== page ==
“October is for quail”
By Celia Vuocolo, Quail Forever Private Lands Biologist
When I recently asked Albert Wachtmeister what he’s been up to lately, his response wasn’t at all surprising. “October is for quail” perfectly encapsulates his intense dedication to the species and passion for managing his land for bobwhite quail.
Albert manages 118 of Black Marsh Farm’s total 541 acres for bobwhite quail, but you can find them pretty much anywhere on his Caroline County property in Virginia’s Northern Coastal Plain. The sandy soils of what we call the Middle Peninsula and Northern Neck regions have long supported a strong agricultural community built on annual crop production and loblolly pine plantations. Both of these activities have helped create a patchwork of early successional habitat across a still rural area that keeps this species holding on strong.
Originally from Sweden, Albert splits his time between his home country and beloved Virginia farm. The property is unique in that it boasts the typical old farmhouse, outbuildings and crop fields as well as an abandoned plant nursery. It’s not uncommon to find old rows of arbor vitae and other landscape plants peppered in around the crop fields where quail are known to scuttle in and out of the evergreens.
Albert’s quail management areas include a mix of annual food plot strips, a pine savanna project with young loblolly plants and a handful of small fallow fields for restoration of native warm-season grasses. As his regional Quail Forever biologist, I work closely with Albert and the Natural Resources Conservation Service’s (NRCS) local district conservationist to increase these grassed areas and thicket cover on his property for more diversified habitat.
These plantings will contain wildflowers and flowering shrubs for thicket cover that will provide nectar and pollen sources for a variety of native insect pollinators on the farm. We’re also incorporating native partridge pea and ragweed into his annual food plots and field edges to complement more traditional cover crops. What isn’t in habitat is leased to a local farmer who uses cover crops in his corn and soybean production to build soil health, reduce erosion and create more breeding and nesting areas.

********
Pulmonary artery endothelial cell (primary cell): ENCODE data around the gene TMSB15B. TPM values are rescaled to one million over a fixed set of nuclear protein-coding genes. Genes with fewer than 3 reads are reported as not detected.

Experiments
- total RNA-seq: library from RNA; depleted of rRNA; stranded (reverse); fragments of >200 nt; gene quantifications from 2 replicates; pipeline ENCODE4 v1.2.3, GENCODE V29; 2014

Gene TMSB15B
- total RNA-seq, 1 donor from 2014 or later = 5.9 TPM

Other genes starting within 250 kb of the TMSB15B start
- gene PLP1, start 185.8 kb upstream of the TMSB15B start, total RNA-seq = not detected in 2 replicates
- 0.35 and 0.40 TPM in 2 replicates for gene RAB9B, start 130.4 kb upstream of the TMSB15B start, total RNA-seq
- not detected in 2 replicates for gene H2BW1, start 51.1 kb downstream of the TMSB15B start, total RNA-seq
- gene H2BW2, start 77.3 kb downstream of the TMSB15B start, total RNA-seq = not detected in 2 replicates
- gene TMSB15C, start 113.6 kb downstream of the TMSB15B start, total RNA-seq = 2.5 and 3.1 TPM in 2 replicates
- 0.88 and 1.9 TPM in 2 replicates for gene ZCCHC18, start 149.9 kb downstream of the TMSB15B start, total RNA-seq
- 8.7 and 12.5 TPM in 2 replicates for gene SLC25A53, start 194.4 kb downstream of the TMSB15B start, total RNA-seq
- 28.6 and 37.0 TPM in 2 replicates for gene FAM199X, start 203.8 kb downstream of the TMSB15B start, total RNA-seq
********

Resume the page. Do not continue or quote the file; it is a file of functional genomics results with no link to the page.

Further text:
Albert has actively used prescribed fire in a fallow field behind his house that has a healthy mix of native weedy forbs and grasses and added invasive species control to his ever-growing list of habitat work. He is also working with NRCS to develop a forest management plan that will include recommended practices to help him better maintain his pine savanna and other forested areas with financial assistance available through Farm Bill programs.
Albert’s river frontage rolls along the Rappahannock, a state Scenic River that empties into the Chesapeake Bay and is a prime location for bald eagle sightings. The Bay was long ago recognized as a national treasure and historically supported a booming fishing industry. Now, 82 percent of its tidal region is polluted with a “dead zone” of roughly 1.5 cubic miles, so everything Albert is doing for wildlife and conservation is positively impacting the Bay. He has teamed up with the Hanover-Caroline Soil and Water Conservation District and Friends of the Rappahannock to restore some river frontage via the Living Shoreline practice available through the Virginia Conservation Assistance Program.
The Quail Forever life member does a lot of the management work himself and finds satisfaction in knowing his hard work will create more quail habitat. While his property supports a variety of other wildlife, it is home to multiple coveys! October may be for quail, but they have made a home for themselves year-round at Black Marsh Farm.
By Celia Vuocolo a Quail Forever Private Lands Biologist
This story originally appeared in the 2022 Fall Issue of the Quail Forever Journal. If you enjoyed it and would like to be the first to read more great upland content like this, become a member today!